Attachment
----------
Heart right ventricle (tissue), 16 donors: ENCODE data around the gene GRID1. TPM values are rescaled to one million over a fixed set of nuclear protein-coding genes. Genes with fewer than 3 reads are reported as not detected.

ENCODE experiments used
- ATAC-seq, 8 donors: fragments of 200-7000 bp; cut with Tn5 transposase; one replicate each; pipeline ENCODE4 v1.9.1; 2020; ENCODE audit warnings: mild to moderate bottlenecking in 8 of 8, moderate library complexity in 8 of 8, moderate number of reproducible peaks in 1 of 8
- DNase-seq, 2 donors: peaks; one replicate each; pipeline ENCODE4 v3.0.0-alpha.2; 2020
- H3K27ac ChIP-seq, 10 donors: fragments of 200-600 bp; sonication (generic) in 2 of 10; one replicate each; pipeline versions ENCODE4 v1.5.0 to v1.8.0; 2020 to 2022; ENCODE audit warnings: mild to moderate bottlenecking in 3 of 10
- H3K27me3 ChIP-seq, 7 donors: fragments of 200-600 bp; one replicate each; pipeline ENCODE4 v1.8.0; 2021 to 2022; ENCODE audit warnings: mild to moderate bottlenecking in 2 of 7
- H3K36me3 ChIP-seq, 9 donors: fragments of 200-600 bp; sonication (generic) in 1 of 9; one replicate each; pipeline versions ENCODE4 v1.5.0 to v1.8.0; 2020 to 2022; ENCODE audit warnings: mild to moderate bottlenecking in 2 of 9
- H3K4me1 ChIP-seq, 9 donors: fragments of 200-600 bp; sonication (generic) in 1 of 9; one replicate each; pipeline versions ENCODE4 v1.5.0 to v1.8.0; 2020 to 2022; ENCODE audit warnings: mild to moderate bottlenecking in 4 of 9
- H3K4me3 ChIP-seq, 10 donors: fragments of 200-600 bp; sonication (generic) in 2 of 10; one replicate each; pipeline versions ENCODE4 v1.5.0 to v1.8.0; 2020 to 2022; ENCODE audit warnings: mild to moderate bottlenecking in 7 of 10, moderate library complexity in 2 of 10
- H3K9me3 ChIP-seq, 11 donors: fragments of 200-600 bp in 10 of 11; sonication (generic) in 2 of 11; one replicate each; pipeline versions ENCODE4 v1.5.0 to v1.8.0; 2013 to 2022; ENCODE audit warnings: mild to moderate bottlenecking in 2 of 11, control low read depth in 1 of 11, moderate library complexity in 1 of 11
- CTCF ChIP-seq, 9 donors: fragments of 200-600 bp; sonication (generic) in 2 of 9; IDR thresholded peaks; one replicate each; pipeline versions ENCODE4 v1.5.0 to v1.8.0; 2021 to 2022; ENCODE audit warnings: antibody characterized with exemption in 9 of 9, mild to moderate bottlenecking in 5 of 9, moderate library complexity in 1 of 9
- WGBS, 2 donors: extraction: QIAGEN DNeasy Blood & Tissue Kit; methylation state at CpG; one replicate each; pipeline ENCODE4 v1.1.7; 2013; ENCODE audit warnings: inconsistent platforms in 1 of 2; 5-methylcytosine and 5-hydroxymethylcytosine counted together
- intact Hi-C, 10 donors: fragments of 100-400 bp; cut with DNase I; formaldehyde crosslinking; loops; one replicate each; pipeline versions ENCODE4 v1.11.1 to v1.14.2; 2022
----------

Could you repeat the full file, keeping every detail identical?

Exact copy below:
Heart right ventricle (tissue), 16 donors: ENCODE data around the gene GRID1. TPM values are rescaled to one million over a fixed set of nuclear protein-coding genes. Genes with fewer than 3 reads are reported as not detected.

ENCODE experiments used
- ATAC-seq, 8 donors: fragments of 200-7000 bp; cut with Tn5 transposase; one replicate each; pipeline ENCODE4 v1.9.1; 2020; ENCODE audit warnings: mild to moderate bottlenecking in 8 of 8, moderate library complexity in 8 of 8, moderate number of reproducible peaks in 1 of 8
- DNase-seq, 2 donors: peaks; one replicate each; pipeline ENCODE4 v3.0.0-alpha.2; 2020
- H3K27ac ChIP-seq, 10 donors: fragments of 200-600 bp; sonication (generic) in 2 of 10; one replicate each; pipeline versions ENCODE4 v1.5.0 to v1.8.0; 2020 to 2022; ENCODE audit warnings: mild to moderate bottlenecking in 3 of 10
- H3K27me3 ChIP-seq, 7 donors: fragments of 200-600 bp; one replicate each; pipeline ENCODE4 v1.8.0; 2021 to 2022; ENCODE audit warnings: mild to moderate bottlenecking in 2 of 7
- H3K36me3 ChIP-seq, 9 donors: fragments of 200-600 bp; sonication (generic) in 1 of 9; one replicate each; pipeline versions ENCODE4 v1.5.0 to v1.8.0; 2020 to 2022; ENCODE audit warnings: mild to moderate bottlenecking in 2 of 9
- H3K4me1 ChIP-seq, 9 donors: fragments of 200-600 bp; sonication (generic) in 1 of 9; one replicate each; pipeline versions ENCODE4 v1.5.0 to v1.8.0; 2020 to 2022; ENCODE audit warnings: mild to moderate bottlenecking in 4 of 9
- H3K4me3 ChIP-seq, 10 donors: fragments of 200-600 bp; sonication (generic) in 2 of 10; one replicate each; pipeline versions ENCODE4 v1.5.0 to v1.8.0; 2020 to 2022; ENCODE audit warnings: mild to moderate bottlenecking in 7 of 10, moderate library complexity in 2 of 10
- H3K9me3 ChIP-seq, 11 donors: fragments of 200-600 bp in 10 of 11; sonication (generic) in 2 of 11; one replicate each; pipeline versions ENCODE4 v1.5.0 to v1.8.0; 2013 to 2022; ENCODE audit warnings: mild to moderate bottlenecking in 2 of 11, control low read depth in 1 of 11, moderate library complexity in 1 of 11
- CTCF ChIP-seq, 9 donors: fragments of 200-600 bp; sonication (generic) in 2 of 9; IDR thresholded peaks; one replicate each; pipeline versions ENCODE4 v1.5.0 to v1.8.0; 2021 to 2022; ENCODE audit warnings: antibody characterized with exemption in 9 of 9, mild to moderate bottlenecking in 5 of 9, moderate library complexity in 1 of 9
- WGBS, 2 donors: extraction: QIAGEN DNeasy Blood & Tissue Kit; methylation state at CpG; one replicate each; pipeline ENCODE4 v1.1.7; 2013; ENCODE audit warnings: inconsistent platforms in 1 of 2; 5-methylcytosine and 5-hydroxymethylcytosine counted together
- intact Hi-C, 10 donors: fragments of 100-400 bp; cut with DNase I; formaldehyde crosslinking; loops; one replicate each; pipeline versions ENCODE4 v1.11.1 to v1.14.2; 2022